BAE sees US production volume doubling in the next three years

Posted on 29 Jun 2018 by Jonny Williamson

BAE Systems has secured a £150m contract with the US Marine Corps. Rachael Gordon, the company's head of corporate media relations, spoke with The Manufacturer about BAE Systems’ US deal and its impact on the company’s UK business.

The UK manufacturer prevailed in the Marine Corps’ robust competition for the next generation of vehicles – image courtesy of BAE Systems.

BAE Systems prevailed in the Marine Corps’ robust competition for the next generation of vehicles to get the Marines from ship to shore to engage in land combat operations.

The ACV provides mobility in all terrains, and blast mitigation protection for all three crew and 13 embarked Marines, along with other improvements over currently fielded systems.

Rachael Gordon, the company’s head of corporate media relations, said to The Manufacturer: “The contract with the US Marine Corps is a US programme.

“The amphibious combat vehicles will be manufactured in York, Pennsylvania, which is part of our Combat Vehicles business. As with all contract wins, there is an overall benefit to the whole group, BAE Systems PLC.”

The BAE Systems team, reportedly, conducted its own extensive risk mitigation testing and evaluation for land mobility, survivability, and swim capabilities that proved its vehicle’s performance prior to delivering the first 16 prototypes to the Marine Corps in 2017.

Over the past 15 months, the company supported the Marine Corps’ rigorous Developmental Testing and Operational Assessment of the vehicles, which performed superbly in water and land operations, payload, and survivability.

Gordon said: “In the US we are seeing a return to growth for our US land vehicles business, following the withdrawals from Afghanistan and Iraq.

“Now, the marine corps and the US army are making significant investments in their fleet of combat vehicles and our challenge is to ensure we can meet the increased demands for production.

“In the US, given the president’s budget proposals for 2019 there is positive momentum and BAE Systems in the US is seeing a demand for production in long term programmes in our Combat Vehicles, Weapons Systems and Electronic Systems businesses.

The impact on the UK business

The £150m contract with the US Marine Corps and the increased demand for production in the US are also to impact the BAE Systems business in Rochester, UK.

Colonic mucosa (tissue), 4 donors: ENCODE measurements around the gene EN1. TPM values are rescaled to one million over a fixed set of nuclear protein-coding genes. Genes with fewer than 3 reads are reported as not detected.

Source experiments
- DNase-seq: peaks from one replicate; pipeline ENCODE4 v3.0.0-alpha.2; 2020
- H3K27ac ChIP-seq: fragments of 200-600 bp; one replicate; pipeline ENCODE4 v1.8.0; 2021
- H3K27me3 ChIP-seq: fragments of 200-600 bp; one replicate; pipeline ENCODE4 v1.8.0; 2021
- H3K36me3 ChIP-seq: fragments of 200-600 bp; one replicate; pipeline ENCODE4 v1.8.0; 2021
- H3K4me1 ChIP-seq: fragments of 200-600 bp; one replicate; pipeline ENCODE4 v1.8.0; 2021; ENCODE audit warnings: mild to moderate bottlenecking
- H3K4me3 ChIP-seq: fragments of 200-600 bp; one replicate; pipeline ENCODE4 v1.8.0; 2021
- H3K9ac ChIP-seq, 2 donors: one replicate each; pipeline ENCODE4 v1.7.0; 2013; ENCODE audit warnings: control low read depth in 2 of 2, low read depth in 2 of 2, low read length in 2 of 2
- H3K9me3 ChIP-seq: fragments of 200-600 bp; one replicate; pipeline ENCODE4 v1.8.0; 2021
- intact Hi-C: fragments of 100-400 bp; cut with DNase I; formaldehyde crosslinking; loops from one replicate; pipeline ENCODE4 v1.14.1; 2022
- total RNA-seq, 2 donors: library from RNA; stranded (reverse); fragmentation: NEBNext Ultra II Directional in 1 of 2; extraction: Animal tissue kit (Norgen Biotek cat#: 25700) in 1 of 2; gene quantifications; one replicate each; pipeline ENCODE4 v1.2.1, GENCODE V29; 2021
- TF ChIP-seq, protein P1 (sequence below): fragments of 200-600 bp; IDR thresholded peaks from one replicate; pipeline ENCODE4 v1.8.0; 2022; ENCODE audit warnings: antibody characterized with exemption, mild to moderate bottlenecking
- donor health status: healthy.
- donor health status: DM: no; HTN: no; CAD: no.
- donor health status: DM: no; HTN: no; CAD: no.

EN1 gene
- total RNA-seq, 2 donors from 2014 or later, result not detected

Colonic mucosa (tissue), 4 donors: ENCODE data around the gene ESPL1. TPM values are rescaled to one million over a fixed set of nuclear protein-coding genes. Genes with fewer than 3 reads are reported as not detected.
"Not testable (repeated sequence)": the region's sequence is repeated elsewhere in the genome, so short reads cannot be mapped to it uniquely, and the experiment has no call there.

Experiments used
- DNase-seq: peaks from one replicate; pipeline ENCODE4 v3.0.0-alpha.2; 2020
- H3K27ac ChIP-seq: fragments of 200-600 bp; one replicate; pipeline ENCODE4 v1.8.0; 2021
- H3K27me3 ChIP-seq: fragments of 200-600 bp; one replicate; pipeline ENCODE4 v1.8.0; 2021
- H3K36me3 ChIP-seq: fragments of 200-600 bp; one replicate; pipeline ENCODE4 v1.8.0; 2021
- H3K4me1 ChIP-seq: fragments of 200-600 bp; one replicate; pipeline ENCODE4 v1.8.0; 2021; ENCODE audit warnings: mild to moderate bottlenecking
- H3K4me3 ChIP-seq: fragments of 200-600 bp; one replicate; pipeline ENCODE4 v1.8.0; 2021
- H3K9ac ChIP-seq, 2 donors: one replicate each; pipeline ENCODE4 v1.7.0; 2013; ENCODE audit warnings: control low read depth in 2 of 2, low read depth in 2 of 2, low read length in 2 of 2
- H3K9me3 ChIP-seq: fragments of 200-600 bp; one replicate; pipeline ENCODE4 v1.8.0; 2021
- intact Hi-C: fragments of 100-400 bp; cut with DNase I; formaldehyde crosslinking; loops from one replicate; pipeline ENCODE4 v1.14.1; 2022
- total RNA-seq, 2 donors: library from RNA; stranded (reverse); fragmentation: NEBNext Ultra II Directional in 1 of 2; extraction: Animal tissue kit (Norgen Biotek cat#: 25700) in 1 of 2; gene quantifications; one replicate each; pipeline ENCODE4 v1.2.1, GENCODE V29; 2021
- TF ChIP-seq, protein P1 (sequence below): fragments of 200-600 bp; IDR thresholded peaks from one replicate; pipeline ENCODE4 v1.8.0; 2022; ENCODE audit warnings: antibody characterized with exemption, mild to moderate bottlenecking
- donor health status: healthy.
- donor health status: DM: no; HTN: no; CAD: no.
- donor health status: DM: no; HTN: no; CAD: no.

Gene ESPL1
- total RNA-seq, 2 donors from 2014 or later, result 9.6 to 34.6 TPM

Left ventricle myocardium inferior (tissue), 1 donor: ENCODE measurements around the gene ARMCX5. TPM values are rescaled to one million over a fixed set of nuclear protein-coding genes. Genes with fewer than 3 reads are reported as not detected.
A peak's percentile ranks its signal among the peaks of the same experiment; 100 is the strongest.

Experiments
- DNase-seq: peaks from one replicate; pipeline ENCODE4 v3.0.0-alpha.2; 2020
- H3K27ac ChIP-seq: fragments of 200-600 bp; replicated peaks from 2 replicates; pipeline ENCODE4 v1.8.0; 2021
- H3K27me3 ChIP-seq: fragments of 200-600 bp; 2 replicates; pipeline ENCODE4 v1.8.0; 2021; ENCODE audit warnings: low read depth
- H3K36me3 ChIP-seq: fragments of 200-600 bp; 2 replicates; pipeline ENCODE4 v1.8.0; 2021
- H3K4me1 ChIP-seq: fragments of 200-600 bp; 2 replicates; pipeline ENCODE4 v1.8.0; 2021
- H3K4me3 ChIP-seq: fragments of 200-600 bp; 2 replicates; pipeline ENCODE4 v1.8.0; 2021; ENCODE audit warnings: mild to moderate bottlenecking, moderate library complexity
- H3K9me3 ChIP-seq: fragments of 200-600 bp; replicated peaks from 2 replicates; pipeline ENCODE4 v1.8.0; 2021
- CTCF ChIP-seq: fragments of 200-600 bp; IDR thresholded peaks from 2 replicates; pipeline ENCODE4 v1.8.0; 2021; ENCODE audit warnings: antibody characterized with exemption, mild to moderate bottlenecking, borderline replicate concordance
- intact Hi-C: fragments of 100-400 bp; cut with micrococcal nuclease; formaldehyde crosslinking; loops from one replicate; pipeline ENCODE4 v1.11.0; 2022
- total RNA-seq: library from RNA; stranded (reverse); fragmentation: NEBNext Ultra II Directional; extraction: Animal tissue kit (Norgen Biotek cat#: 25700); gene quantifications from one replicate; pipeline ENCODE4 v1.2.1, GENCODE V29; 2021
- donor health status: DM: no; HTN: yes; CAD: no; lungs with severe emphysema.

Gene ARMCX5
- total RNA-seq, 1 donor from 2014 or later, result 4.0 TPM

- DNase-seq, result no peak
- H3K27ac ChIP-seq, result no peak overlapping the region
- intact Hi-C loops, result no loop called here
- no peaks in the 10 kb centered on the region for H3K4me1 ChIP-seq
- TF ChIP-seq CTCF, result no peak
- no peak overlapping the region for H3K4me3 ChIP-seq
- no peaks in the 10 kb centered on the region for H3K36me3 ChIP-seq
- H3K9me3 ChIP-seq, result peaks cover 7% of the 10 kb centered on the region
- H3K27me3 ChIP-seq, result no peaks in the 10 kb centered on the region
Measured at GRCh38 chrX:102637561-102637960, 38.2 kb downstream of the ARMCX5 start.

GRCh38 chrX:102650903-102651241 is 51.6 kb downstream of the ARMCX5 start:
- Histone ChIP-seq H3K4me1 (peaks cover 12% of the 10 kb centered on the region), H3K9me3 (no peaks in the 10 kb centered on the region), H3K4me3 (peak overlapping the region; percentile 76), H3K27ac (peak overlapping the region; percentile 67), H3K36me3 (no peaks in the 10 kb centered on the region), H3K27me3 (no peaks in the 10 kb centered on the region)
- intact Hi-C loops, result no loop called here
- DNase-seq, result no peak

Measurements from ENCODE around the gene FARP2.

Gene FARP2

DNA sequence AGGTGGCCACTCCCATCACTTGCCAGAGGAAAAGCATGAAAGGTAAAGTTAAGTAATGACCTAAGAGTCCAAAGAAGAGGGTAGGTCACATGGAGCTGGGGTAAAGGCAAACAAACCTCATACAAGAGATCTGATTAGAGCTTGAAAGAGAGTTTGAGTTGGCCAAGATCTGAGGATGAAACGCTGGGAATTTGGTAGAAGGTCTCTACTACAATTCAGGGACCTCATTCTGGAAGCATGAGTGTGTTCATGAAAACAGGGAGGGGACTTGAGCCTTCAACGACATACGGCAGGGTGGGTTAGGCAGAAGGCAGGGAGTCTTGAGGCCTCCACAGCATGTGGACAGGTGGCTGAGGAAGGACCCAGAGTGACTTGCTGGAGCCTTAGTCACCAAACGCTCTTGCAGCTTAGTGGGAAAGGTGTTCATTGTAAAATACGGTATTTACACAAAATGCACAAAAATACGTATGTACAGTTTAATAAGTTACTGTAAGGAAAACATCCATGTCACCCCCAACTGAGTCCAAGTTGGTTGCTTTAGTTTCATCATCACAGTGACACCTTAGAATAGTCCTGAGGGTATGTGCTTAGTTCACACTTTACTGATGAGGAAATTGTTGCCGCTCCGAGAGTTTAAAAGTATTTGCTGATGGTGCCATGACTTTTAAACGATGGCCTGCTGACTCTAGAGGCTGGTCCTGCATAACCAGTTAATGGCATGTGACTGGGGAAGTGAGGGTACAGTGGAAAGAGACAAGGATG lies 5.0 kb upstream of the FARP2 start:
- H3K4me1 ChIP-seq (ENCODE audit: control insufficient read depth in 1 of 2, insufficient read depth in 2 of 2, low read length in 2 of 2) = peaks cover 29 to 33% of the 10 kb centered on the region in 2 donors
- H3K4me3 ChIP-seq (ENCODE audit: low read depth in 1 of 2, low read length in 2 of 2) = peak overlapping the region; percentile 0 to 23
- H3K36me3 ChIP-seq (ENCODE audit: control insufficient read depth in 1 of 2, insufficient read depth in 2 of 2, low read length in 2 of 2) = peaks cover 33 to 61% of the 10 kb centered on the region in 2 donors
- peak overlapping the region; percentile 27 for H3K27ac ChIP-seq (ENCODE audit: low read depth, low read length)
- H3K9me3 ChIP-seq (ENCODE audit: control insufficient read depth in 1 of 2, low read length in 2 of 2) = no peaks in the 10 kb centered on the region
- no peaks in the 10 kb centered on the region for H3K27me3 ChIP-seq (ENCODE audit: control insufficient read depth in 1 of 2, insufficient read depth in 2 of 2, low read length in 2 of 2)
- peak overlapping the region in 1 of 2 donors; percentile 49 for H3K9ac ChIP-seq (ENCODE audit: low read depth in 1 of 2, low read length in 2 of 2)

The BAE Systems’ business in Rochester is part of the Electronic Systems businesses, which specialises in advanced electronics activities such as electronic warfare, electro-optical sensors, military and commercial digital engine and flight controls, next-generation military communications systems and hybrid electric drive systems. BAE Systems in Rochester forms part of the Electronic Systems business in the US.

Gordon explained: “The business in Rochester expects to benefit from its ability to apply innovative technology solutions that meet defence customers’ changing requirements. That, along with strong programme positions, particularly on F-35 Lightning II and F-15 upgrades, and specific products such as APKWS™, position the business well for the medium term.”

US production volume to double in the next three years

Gordon said that approximately 39% of BAE Systems sales are from the US and production volumes in the Combat Vehicles business, underpinned by Armored Multi-Purpose Vehicle, M109A7 self-propelled howitzers and Bradley upgrade programmes, are expected to more than double in the next three years.

“As BAE Systems is a global company, operating across all domains and with a diverse portfolio, it is quite usual for there to be some programs constrained while others are growing and accelerating according to the prevailing economic climate in various country.

“Overall, we are seeing governments in our major markets continue to prioritise defence and security, and we play a crucial role in delivering their capability requirements.”

Good visibility in the UK with long term programmes

Whereas BAE Systems sees a big ramp up in its US business (29.000 staff) due to the investment in defence, the UK business (34.000 staff) remains steady.

Gordon said, the UK is centred around delivery of long term programmes – such as the Type 26 frigate program, built on the Clyde in Scotland, Dreadnaught and Astute submarines programmes manufactured in Barrow in Cumbria as well as a significant workshare on the F-35 programme in Lancashire.

“In financial terms we have good visibility in the UK centred around our long-term positions in Air and Maritime.”